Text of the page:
NC Senate passes bill to stiffen penalties for rioters

North Carolina

RALEIGH, N.C. (WNCN) – The North Carolina Senate passed a bill that increases penalties for rioting and looting in the state.

House Bill 805 would charge people with a felony for causing significant property damage or serious bodily harm during a riot.

The state Senate passed the bill 25-19.

“I saw firsthand the violence and destruction caused by rioters right here in downtown Raleigh last year,” Speaker Tim Moore (R) said. “What this bill does is enforce harsher penalties for the perpetrators of violence and looting, while preserving every North Carolinian’s right to protest peacefully.”

The bill comes a year after protests in downtown Raleigh turned violent and resulted in the destruction of property. Those against it said it goes against what they protested for last year, which is police accountability and criminal justice reform.

“This bill is a retaliation against the Black Lives Matter movement,” said Angaza Laughinghouse with the ACLU.

“What this law is doing is it is keeping our cities safe, our properties safe, while allowing folks to exercise their First Amendment freedoms to protest,” Sen. Danny Britt, a Robeson County Republican, said during floor debate. He spoke before the bill passed the GOP-controlled Senate on a 25-19 vote split along party lines.

But many Democrats and civil rights groups fear the measure could have a chilling effect on free speech and assembly rights by instilling fear among activists and dissuading them from going into the streets to voice their frustrations.

Among many things, the bill allows business owners to sue people who damaged their property for three times the actual damages they incurred, as well as court costs and attorneys’ fees. Protesters who assault emergency responders would be charged with a more serious felony, even if the victim was not physically injured.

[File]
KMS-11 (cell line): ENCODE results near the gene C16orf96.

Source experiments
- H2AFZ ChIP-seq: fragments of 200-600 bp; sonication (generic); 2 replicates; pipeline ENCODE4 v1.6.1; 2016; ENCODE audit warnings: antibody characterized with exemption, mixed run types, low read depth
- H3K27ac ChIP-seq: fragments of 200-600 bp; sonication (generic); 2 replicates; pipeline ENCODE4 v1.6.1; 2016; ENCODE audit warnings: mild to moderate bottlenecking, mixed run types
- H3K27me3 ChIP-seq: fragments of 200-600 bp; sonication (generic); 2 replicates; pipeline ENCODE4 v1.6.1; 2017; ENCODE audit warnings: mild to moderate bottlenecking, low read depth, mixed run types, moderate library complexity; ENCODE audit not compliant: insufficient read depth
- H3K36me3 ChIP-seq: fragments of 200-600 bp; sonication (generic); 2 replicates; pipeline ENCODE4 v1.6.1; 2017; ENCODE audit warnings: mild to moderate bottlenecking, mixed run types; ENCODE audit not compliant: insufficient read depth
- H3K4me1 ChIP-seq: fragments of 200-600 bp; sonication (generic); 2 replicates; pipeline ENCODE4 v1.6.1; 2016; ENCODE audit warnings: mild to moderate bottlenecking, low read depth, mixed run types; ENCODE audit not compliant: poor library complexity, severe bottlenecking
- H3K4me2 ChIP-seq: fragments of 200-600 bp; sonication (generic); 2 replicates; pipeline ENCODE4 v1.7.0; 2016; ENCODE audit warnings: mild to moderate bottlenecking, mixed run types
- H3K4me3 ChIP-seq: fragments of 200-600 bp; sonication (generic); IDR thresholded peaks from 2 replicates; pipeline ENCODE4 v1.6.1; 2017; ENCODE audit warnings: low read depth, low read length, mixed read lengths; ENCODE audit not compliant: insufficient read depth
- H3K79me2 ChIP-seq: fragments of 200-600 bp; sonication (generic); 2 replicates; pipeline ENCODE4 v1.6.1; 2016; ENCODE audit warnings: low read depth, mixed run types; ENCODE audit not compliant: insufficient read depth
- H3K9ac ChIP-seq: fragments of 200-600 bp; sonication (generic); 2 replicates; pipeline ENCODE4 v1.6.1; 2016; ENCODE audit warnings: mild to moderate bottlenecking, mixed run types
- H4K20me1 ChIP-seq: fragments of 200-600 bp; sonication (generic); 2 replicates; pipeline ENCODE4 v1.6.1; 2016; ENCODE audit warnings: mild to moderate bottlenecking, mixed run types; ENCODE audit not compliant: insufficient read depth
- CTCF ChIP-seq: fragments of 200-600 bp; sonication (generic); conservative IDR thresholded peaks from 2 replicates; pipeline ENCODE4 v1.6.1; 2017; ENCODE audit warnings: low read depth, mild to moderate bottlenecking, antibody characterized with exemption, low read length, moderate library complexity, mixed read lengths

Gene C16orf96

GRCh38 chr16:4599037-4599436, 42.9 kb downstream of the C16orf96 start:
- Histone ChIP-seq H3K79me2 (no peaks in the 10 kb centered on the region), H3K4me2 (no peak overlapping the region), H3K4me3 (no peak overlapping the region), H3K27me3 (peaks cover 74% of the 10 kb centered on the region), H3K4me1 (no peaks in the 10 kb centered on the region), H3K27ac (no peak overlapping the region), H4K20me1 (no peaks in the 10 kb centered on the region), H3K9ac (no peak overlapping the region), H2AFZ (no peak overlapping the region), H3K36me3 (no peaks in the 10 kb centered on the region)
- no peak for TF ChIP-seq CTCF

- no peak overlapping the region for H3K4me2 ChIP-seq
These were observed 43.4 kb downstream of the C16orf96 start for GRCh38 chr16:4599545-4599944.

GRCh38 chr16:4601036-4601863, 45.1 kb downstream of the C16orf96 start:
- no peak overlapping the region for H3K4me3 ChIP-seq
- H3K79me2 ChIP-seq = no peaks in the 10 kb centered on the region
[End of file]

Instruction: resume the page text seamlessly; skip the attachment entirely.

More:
Additionally, those charged with rioting or looting could be held in jail for up to 48 hours, conditions similar to those placed on defendants charged with domestic violence.

“It sends a message that will cause people to police themselves and simply stay at home,” said Sen. Natalie Murdock, a Durham County Democrat.

The bill now returns to the House. If the Republican-controlled chamber backs the latest version of the measure passed by the Senate, it would head to Democratic Gov. Roy Cooper for his consideration.

The governor expressed concern with House Bill 805 during a news conference last week. He said he wanted lawmakers to adopt policy recommendations from a task force he commissioned that were outlined last year to address racial inequity in the state’s criminal justice system.

A separate bill given final legislative approval this week and now on his desk includes some of those recommendations — mainly as it relates to police conduct — but leaves out other far-reaching changes.

“We should not have riots, and people who take part in riots should be prosecuted. That needs to be said first,” Cooper said in the news conference. “But, also, we made significant proposals about racial equity in the criminal justice system and some important common-sense changes that need to be made, and that bill doesn’t include any of them.”

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